Thanks largely to the Internet and the changes it has recently helped to produce, banks no longer have to be made of bricks or stone, and currency isn’t always made of paper and coins.
The world’s first commercial bank opened in Italy in 1472, and for more than five centuries, not much had changed – that is, until recently, said Chris Skinner.
The vice-president of strategies and marketing for Unisys Corp. and evangelist for the Global Futures Forum, Skinner spoke earlier this fall at an international conference entitled “Leaders, Lemmings and Laggards?” held in St. Paul de Vence, France The event, hosted by Unisys, focused on future trends within the global financial and technical sectors.
Although changes have been taking place behind the scenes of financial institutions for many years, from a customer viewpoint, virtually nothing had changed for 500 years, Skinner said. However, over the last decade, banks have been trying to distance themselves from their customers by using technology such as ATM machines and the Internet.
Try to remember a time before we had computers, he challenged. “You may think that was a long time ago, but that was 1986. So much has changed in 15 years,” he said. “Technology has gone from the back room, onto the desks and laps of little children. So, the world is a different place.”
The consumer today is actually pretty cynical, Skinner said. “Citizens have access to everything immediately. (And) they are much more competent as a result of the change.”
Financial institutions are finding it challenging in this new world where everything is transparent, consumers are cynical and intimate with the technology, and will look for the best deal, he said. Differentiating yourself from your competitors is key to survival, he said. “But how do you differentiate when everything is so different?”
Skinner cited two alternative online banks that could not have survived in the old-style traditional banking world, but which exemplify the way customers preferences have changed the landscape of service: Bowie Banc (the Web bank named for pop icon David Bowie) and G&L (Gay and Lesbian) Internet Bank.
Personalization is of vital importance in this new customer-driven business model, he said. In fact, one of the main reasons so many banks are now aggregating is so that they can better capture all of their combined customers’ requirements, he said. The question banks may have to ask themselves in order to gain competitive advantage in the “very near present” may well be: “How niche are you?” he added.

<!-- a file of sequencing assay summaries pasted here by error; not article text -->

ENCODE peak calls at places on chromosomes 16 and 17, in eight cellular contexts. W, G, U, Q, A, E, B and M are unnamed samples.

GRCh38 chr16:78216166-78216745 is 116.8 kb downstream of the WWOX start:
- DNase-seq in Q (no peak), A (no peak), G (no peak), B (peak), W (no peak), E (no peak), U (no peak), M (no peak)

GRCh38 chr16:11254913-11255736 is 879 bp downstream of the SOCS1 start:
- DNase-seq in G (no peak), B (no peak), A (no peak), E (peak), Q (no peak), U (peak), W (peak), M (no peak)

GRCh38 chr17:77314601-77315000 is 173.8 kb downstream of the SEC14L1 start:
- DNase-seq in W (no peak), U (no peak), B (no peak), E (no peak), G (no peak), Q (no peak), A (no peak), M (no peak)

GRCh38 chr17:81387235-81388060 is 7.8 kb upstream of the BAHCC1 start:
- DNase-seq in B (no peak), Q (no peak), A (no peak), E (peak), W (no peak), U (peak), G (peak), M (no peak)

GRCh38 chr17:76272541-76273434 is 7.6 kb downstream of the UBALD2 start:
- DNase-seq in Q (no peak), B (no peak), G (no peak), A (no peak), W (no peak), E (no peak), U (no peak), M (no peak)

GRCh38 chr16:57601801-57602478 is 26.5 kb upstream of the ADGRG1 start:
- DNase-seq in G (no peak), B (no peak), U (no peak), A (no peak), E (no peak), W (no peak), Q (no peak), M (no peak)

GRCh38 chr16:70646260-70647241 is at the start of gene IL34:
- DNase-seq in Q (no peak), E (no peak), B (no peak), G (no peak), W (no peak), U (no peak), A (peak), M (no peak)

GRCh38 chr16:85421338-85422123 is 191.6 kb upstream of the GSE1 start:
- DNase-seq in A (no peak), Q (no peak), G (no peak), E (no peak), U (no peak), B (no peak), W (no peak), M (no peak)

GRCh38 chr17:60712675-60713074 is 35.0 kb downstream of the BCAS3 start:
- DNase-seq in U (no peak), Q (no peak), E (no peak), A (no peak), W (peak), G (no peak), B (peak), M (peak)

Communication is what will change services, he continued. “That’s why the Internet has become a semi-revolution – it’s that language change; it’s that behavioural change; it’s that cultural change that we have to look for. Those are the things that will change services.”
Our concept of money is also changing, said Bernard Lietaer, Belgium-based author of The Future of Money and chairman of the Terra Global Foundation.
According to Lietaer, there have only been two radical technological changes in the 5,000-year history of money – the move to paper money from precious metals and jewels, enabling the shift of money creation from sovereigns to banking systems; and the dawn of electronic money, which may eventually signal the end of the control the banks hold on debt money. He sees a near future where the monopoly of national currencies will likely cease as other types of payment become more prevalent, such as countertrade (international barter) and what’s known as corporate scrip (programs such as Air Miles). Many of these are already being used internationally on a corporate level to purchase items in lieu of cash, he said.
With all the sweeping changes taking place in the current economy, effective management of change is no longer an option – it’s an imperative, said Peter de Jager, Brampton, Ont.-based consultant and associate director of the Global Futures Forum.
“No longer is the local branch office of a bank the only place to transact business. Suddenly, the world is at their doorstep…actually, it’s moved even closer with the advent of wireless; the whole world waits impatiently, like the genie in the lamp, in their pocket,” he said.
“To survive…we must develop new and appropriate skills, otherwise we either fall further and further behind or, like the cute little lemmings, fall off cliffs of our own construction.”